Minorities are actually among those most eager to implement photo ID. Former Atlanta Mayor Andrew Young said, "You cannot be part of the mainstream of American life today without a photo ID." The sponsor of Rhode Island's photo ID law was Harold Metts, who is the only African-American in the state senate.

Just think of all the many occasions when we all must show photo ID: when stopped by the police for a traffic violation, to make a credit card purchase, to check in for any medical treatment, to check into a hotel room, or to board an airplane. Isn't it just as important to assure that only American citizens are allowed to vote, and to prevent non-citizens from canceling out your vote, and to prevent crooks from voting twice or voting in the name of a dead person who is still registered?

When your vote is nullified by illegal votes, you are cheated just as much as if you were denied the right to vote.

Ohio Ministers Celebrate Supreme Court’s Upholding of Early Voting Rights

Cleveland, Ohio – Ohio members of People For the American Way Foundation’s African American Ministers Leadership Council praised a U.S. Supreme Court ruling today that ensures Ohio polls will remain open in the three days prior to November’s election. The state legislature eliminated early voting in the weekend before the election despite the fact that over 90,000 Ohioans had taken advantage of that period to vote in 2008. Ohio’s Secretary of State appealed a lower court ruling reinstating the early voting period to the Supreme Court.

“This is a great victory for voting rights, and for voters, in Ohio,” said Rev. Dr. Tony Minor of Cleveland, Ohio Coordinator of the African American Ministers Leadership Council. “Weekend voting in the days before the election was an unmitigated success in 2008, helping to increase turnout and reduce long lines. But some of our elected leaders saw this great success as a failure, and worked hard to make sure it wasn’t repeated. Their efforts to restrict turnout – especially among African Americans – weren’t just wrong, they were unconstitutional. Community and church leaders will take advantage of this restored early voting period to not only repeat, but expand the voter turnout success of 2008.”

The African American Ministers Leadership Council, a program of People For the American Way Foundation founded in 1997, works nationwide to help bring African Americans to the polls through the non-partisan “I Am A VESSEL and I Vote!” program.

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Voter ID Blocked in Pennsylvania

While it is now guaranteed that voters without an ID cannot legally be turned away, the ruling only applies for the 2012 election. Concerns over voter disenfranchisement continue to exist.
PFAW Foundation

Experts Discuss the Politics of Voter Suppression

The right to vote is the most fundamental cornerstone of a functioning democracy. Yet right-wing  governors, legislators, and election officials around the country have been working to make it harder for Americans to exercise that right, through voter ID laws, restrictions on voter registration, cutting back opportunities for early voting, and other suppressive measures.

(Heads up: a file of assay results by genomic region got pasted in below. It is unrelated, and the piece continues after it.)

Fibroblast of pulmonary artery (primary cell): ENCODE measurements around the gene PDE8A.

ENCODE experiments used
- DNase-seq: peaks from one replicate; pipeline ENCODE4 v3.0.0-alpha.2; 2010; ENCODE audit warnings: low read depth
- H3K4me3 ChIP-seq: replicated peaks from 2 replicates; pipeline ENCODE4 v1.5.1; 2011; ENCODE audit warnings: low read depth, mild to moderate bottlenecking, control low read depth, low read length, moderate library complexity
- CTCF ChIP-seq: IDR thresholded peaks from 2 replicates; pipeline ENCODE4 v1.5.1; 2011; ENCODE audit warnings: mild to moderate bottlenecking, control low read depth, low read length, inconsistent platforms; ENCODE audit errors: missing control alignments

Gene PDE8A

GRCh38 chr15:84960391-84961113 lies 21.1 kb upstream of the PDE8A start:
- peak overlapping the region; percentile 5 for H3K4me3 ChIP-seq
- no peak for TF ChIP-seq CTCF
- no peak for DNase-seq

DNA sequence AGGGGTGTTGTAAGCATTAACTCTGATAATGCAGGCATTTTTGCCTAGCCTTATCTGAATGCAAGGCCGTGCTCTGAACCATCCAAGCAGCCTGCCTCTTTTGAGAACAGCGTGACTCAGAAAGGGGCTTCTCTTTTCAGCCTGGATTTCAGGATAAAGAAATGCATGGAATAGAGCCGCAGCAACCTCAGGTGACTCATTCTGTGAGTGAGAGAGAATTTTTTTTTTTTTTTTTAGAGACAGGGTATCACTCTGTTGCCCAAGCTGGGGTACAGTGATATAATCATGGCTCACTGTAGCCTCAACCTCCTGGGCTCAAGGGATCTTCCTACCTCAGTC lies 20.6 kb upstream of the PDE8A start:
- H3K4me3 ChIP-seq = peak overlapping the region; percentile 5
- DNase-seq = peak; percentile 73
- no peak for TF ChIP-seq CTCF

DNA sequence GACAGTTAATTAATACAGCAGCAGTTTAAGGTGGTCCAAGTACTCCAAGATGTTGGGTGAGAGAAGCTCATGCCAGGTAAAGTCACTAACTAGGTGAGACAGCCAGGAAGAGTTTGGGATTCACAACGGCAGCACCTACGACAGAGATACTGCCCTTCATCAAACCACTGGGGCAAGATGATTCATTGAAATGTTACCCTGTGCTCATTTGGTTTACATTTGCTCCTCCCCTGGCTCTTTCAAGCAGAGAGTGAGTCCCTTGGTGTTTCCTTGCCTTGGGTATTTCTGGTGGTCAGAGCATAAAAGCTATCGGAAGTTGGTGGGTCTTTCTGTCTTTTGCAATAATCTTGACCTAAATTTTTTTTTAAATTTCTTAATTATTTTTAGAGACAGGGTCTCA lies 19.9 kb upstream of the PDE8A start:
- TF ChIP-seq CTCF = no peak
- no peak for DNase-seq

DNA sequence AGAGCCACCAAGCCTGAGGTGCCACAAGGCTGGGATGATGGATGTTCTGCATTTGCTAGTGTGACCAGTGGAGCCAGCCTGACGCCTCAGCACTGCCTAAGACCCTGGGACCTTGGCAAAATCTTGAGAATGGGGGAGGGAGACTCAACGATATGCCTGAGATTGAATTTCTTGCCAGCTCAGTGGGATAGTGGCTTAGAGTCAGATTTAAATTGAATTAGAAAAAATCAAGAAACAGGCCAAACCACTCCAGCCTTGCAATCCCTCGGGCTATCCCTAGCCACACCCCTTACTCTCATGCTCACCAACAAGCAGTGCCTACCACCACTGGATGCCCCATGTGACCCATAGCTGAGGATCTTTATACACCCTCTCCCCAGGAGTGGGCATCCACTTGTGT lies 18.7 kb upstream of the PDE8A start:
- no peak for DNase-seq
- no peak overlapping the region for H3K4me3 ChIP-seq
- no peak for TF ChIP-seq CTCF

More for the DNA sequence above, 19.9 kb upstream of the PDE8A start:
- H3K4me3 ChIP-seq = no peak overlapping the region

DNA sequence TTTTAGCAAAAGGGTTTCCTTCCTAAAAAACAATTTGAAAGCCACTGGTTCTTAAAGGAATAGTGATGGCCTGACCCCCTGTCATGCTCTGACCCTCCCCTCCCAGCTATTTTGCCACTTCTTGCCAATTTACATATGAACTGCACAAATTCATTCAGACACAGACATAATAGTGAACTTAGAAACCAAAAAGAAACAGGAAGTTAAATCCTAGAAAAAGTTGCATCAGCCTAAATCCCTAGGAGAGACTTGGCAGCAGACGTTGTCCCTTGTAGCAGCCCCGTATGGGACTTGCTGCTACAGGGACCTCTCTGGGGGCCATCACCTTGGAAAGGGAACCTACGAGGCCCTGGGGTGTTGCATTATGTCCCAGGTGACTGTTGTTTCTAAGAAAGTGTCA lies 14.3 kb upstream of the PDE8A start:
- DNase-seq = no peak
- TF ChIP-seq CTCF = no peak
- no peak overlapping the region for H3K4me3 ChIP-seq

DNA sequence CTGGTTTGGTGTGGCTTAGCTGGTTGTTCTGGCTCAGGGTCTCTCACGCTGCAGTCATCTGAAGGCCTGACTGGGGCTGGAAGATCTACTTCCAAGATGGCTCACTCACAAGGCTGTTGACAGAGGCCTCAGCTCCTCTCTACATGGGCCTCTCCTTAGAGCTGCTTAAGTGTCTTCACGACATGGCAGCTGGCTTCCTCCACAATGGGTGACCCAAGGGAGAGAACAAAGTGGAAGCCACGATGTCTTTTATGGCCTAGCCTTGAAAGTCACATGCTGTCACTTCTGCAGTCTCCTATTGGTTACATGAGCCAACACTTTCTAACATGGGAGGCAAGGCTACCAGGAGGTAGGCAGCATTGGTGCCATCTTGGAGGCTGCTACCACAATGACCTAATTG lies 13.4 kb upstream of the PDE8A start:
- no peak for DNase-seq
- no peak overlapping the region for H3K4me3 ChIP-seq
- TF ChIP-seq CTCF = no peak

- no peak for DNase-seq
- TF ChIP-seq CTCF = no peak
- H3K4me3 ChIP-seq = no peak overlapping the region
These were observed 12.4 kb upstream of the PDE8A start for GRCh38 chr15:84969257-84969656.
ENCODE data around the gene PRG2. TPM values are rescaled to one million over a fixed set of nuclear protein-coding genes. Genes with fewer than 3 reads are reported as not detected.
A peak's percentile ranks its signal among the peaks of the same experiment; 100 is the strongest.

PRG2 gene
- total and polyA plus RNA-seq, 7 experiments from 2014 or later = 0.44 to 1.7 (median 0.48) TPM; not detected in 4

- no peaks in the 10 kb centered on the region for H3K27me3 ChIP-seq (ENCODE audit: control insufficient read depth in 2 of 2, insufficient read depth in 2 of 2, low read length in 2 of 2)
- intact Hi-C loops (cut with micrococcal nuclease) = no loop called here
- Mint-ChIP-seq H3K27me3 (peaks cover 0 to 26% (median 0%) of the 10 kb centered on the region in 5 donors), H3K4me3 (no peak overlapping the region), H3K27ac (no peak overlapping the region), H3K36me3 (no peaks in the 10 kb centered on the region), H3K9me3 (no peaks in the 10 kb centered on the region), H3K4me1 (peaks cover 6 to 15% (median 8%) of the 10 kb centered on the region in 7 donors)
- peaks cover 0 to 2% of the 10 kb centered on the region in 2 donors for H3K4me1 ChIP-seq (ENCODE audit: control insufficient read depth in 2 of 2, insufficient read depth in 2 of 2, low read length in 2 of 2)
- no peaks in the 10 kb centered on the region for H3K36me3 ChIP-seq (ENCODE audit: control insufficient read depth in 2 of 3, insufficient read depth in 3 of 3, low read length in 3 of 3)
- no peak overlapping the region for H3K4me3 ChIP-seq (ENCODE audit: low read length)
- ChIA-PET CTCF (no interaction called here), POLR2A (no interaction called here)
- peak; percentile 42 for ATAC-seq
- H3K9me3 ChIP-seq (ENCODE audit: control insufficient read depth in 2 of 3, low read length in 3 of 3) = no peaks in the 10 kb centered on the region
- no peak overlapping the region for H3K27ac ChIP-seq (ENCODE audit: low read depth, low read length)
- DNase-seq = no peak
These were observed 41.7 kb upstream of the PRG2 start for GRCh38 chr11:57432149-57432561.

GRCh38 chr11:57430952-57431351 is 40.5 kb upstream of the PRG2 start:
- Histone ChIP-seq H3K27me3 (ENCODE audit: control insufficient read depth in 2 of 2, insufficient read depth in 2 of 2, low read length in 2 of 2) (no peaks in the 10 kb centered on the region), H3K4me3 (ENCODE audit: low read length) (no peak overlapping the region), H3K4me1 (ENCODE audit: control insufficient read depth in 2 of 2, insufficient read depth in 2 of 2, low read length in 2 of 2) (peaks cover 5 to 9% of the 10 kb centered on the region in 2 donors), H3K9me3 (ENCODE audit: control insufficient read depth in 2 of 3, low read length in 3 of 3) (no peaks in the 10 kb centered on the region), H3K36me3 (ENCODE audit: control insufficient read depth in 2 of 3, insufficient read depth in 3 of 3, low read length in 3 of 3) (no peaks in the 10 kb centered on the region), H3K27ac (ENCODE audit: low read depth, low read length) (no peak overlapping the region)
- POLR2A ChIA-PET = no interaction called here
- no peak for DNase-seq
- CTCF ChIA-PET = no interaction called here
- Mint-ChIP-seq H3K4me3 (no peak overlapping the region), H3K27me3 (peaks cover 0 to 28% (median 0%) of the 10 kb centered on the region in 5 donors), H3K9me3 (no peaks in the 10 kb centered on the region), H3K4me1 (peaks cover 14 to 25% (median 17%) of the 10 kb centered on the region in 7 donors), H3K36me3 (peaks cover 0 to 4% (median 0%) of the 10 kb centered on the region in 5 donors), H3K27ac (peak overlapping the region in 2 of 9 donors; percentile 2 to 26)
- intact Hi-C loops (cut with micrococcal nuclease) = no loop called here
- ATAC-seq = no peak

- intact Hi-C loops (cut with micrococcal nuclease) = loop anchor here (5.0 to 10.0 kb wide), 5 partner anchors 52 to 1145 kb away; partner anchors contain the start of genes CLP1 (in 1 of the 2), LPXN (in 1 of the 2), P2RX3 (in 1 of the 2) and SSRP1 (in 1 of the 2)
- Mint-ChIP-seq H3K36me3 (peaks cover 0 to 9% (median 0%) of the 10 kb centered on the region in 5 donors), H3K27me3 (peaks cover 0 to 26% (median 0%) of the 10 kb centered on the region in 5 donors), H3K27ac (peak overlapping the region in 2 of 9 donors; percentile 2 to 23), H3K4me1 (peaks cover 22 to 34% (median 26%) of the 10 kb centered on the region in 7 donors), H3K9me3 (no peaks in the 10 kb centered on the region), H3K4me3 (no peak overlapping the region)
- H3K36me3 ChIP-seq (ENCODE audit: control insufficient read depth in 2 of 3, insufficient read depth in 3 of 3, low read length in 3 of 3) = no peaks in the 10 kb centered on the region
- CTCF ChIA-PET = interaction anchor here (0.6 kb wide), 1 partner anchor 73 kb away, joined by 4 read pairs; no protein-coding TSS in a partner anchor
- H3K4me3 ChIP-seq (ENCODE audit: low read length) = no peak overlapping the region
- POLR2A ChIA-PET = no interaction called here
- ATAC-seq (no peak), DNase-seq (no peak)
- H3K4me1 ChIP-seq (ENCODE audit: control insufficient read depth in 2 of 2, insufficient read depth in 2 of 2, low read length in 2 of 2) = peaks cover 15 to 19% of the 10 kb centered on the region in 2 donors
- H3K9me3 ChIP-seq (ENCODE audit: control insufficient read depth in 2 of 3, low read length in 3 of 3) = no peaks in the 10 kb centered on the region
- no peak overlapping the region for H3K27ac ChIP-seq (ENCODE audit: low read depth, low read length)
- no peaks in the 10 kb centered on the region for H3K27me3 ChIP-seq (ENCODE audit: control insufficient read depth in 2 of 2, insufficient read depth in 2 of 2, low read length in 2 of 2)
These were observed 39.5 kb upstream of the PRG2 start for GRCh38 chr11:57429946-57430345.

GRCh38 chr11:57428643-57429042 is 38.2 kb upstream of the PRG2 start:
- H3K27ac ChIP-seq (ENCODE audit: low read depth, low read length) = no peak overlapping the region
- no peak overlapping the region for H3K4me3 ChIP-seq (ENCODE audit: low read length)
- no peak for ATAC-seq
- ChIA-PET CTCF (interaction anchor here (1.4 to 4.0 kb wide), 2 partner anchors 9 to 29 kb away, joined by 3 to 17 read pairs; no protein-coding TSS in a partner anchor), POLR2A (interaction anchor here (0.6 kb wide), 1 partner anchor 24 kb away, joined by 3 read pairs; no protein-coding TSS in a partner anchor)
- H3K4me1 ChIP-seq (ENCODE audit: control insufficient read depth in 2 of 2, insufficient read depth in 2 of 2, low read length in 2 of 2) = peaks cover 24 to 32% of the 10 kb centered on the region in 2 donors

On Wednesday, the AFL-CIO held a panel discussion with three voting rights experts, who discussed the impediments many voters face and proposed ways to boost voter participation as we approach the November elections. The conversation was moderated by AFL-CIO executive vice-president Arlene Holt Baker, and the three panelists included Tova Andrea Wang, writer of the recently published book The Politics of Voter Suppression: Defending and Expanding America’s Right to Vote, Clarissa Martinez of the National Council of La Raza, and Carmen Berkley of Generational Alliance.
 
Discussing the GOP’s assault on voting rights, Tova Andrea Wang read this statement from a legislator: “I don't have a problem making [voting] harder. I want people in Florida to want to vote as bad as that person in Africa who walks 200 miles across the desert. This should be something you do with a passion.” Wang then asked the audience to guess what era they believed this assertion was made in. Most estimated the late 1800s. The audience was incorrect—the statement was made in 2012, by Florida Republican State Senator Michael Bennett. Wang further explained that parties have been manipulating election practices for almost 150 years, and politicians continue to repackage the same voter suppression tactics to fit the current times. Over the course of history, forces have repeatedly tried to block voters. But in the past couple of years, we have seen these forces re-emerge with particular ferocity, as more and more states attempt to introduce voter identification laws and implement other voter suppression tactics.